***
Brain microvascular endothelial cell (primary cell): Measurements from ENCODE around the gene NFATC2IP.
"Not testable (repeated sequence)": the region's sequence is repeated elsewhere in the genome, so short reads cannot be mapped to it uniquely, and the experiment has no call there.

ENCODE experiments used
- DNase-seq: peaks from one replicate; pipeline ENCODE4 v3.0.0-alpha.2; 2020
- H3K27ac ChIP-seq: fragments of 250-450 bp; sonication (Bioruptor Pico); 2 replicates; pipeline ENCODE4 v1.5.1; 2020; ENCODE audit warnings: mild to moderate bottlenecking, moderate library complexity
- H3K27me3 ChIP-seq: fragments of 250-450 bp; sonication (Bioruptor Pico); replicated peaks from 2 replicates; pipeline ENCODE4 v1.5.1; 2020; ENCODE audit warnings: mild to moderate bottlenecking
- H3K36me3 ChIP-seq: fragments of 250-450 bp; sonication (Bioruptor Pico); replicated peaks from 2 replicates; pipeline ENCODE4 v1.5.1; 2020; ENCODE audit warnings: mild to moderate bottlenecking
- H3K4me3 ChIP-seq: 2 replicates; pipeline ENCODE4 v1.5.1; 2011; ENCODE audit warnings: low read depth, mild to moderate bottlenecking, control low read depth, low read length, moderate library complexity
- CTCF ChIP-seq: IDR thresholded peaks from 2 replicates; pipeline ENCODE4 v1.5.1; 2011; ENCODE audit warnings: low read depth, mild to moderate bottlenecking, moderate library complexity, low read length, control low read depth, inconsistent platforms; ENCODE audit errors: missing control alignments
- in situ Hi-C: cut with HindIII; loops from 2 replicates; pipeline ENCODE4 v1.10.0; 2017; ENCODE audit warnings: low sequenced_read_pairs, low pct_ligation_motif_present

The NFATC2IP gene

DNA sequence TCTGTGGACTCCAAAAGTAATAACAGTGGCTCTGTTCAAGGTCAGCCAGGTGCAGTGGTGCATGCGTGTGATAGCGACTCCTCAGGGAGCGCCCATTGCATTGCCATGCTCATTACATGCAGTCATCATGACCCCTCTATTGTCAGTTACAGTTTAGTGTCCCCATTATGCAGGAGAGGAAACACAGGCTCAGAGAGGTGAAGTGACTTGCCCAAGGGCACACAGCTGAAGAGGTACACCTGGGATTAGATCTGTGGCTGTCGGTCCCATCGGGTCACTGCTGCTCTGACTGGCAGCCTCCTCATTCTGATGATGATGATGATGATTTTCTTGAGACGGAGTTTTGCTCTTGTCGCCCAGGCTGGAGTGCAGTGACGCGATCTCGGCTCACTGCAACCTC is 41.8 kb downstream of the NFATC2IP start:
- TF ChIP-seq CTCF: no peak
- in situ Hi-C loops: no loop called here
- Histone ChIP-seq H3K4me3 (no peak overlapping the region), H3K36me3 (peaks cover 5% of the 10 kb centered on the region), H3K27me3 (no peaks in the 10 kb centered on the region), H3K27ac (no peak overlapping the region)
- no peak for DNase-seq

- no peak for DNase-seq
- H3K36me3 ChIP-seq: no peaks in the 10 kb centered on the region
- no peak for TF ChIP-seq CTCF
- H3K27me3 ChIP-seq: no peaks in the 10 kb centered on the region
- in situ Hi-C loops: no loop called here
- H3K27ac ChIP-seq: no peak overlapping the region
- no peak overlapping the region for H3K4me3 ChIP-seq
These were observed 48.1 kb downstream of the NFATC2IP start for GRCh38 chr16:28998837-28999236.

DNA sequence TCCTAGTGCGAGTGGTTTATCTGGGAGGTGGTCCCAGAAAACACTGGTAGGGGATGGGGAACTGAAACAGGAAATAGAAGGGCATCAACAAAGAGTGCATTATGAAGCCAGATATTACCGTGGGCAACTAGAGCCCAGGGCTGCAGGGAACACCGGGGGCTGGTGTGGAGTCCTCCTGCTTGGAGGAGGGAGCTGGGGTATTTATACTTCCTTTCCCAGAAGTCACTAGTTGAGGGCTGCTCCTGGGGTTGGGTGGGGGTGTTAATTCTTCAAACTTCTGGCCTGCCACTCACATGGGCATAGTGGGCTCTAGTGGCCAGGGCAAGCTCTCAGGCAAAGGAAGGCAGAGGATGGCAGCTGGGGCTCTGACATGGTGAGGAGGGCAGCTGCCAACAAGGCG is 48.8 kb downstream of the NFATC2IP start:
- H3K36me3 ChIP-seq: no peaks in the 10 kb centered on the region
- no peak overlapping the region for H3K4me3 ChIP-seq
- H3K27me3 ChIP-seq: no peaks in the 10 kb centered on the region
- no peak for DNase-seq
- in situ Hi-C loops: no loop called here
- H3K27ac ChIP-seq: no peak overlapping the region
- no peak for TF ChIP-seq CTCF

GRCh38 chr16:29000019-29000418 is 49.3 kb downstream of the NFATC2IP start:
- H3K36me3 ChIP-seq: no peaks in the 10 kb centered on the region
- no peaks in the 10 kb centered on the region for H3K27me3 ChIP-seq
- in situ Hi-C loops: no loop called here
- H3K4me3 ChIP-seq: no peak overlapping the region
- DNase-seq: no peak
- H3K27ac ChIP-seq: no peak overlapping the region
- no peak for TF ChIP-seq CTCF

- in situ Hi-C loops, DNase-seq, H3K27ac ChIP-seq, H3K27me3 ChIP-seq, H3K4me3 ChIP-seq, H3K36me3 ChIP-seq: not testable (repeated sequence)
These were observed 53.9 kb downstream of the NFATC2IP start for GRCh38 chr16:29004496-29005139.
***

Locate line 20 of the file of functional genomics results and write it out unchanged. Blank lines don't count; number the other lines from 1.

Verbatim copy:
- H3K27me3 ChIP-seq: no peaks in the 10 kb centered on the region